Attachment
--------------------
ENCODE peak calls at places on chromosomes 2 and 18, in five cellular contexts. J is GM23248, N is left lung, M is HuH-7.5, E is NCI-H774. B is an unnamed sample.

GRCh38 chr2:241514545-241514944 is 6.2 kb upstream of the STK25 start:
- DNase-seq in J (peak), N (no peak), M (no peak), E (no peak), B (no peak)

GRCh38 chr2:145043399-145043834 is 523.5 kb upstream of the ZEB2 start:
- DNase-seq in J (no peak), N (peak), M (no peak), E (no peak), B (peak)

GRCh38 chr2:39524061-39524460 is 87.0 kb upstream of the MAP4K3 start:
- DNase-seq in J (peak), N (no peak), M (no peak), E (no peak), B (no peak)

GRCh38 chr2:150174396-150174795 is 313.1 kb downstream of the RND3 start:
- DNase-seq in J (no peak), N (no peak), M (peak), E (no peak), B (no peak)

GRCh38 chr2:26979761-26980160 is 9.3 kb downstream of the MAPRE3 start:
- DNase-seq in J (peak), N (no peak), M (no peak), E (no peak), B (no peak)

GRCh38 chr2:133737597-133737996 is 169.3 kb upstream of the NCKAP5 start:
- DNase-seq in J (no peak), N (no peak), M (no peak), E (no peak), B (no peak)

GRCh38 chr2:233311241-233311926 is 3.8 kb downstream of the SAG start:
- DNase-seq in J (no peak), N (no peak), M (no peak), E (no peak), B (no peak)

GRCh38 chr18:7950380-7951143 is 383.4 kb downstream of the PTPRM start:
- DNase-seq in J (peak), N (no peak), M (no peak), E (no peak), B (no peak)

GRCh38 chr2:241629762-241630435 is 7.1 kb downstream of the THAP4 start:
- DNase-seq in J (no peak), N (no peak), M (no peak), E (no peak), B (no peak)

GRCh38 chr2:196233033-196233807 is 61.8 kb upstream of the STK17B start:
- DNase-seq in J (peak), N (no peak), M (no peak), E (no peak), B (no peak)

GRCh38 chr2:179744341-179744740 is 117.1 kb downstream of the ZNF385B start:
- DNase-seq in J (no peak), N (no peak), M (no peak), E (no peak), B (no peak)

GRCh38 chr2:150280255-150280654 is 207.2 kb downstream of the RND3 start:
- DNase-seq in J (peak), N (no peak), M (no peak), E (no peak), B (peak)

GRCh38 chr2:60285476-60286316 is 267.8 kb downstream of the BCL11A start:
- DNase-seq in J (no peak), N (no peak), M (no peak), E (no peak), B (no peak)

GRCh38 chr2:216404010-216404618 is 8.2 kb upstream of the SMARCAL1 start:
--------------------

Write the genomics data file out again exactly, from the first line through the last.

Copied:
ENCODE peak calls at places on chromosomes 2 and 18, in five cellular contexts. J is GM23248, N is left lung, M is HuH-7.5, E is NCI-H774. B is an unnamed sample.

GRCh38 chr2:241514545-241514944 is 6.2 kb upstream of the STK25 start:
- DNase-seq in J (peak), N (no peak), M (no peak), E (no peak), B (no peak)

GRCh38 chr2:145043399-145043834 is 523.5 kb upstream of the ZEB2 start:
- DNase-seq in J (no peak), N (peak), M (no peak), E (no peak), B (peak)

GRCh38 chr2:39524061-39524460 is 87.0 kb upstream of the MAP4K3 start:
- DNase-seq in J (peak), N (no peak), M (no peak), E (no peak), B (no peak)

GRCh38 chr2:150174396-150174795 is 313.1 kb downstream of the RND3 start:
- DNase-seq in J (no peak), N (no peak), M (peak), E (no peak), B (no peak)

GRCh38 chr2:26979761-26980160 is 9.3 kb downstream of the MAPRE3 start:
- DNase-seq in J (peak), N (no peak), M (no peak), E (no peak), B (no peak)

GRCh38 chr2:133737597-133737996 is 169.3 kb upstream of the NCKAP5 start:
- DNase-seq in J (no peak), N (no peak), M (no peak), E (no peak), B (no peak)

GRCh38 chr2:233311241-233311926 is 3.8 kb downstream of the SAG start:
- DNase-seq in J (no peak), N (no peak), M (no peak), E (no peak), B (no peak)

GRCh38 chr18:7950380-7951143 is 383.4 kb downstream of the PTPRM start:
- DNase-seq in J (peak), N (no peak), M (no peak), E (no peak), B (no peak)

GRCh38 chr2:241629762-241630435 is 7.1 kb downstream of the THAP4 start:
- DNase-seq in J (no peak), N (no peak), M (no peak), E (no peak), B (no peak)

GRCh38 chr2:196233033-196233807 is 61.8 kb upstream of the STK17B start:
- DNase-seq in J (peak), N (no peak), M (no peak), E (no peak), B (no peak)

GRCh38 chr2:179744341-179744740 is 117.1 kb downstream of the ZNF385B start:
- DNase-seq in J (no peak), N (no peak), M (no peak), E (no peak), B (no peak)

GRCh38 chr2:150280255-150280654 is 207.2 kb downstream of the RND3 start:
- DNase-seq in J (peak), N (no peak), M (no peak), E (no peak), B (peak)

GRCh38 chr2:60285476-60286316 is 267.8 kb downstream of the BCL11A start:
- DNase-seq in J (no peak), N (no peak), M (no peak), E (no peak), B (no peak)

GRCh38 chr2:216404010-216404618 is 8.2 kb upstream of the SMARCAL1 start: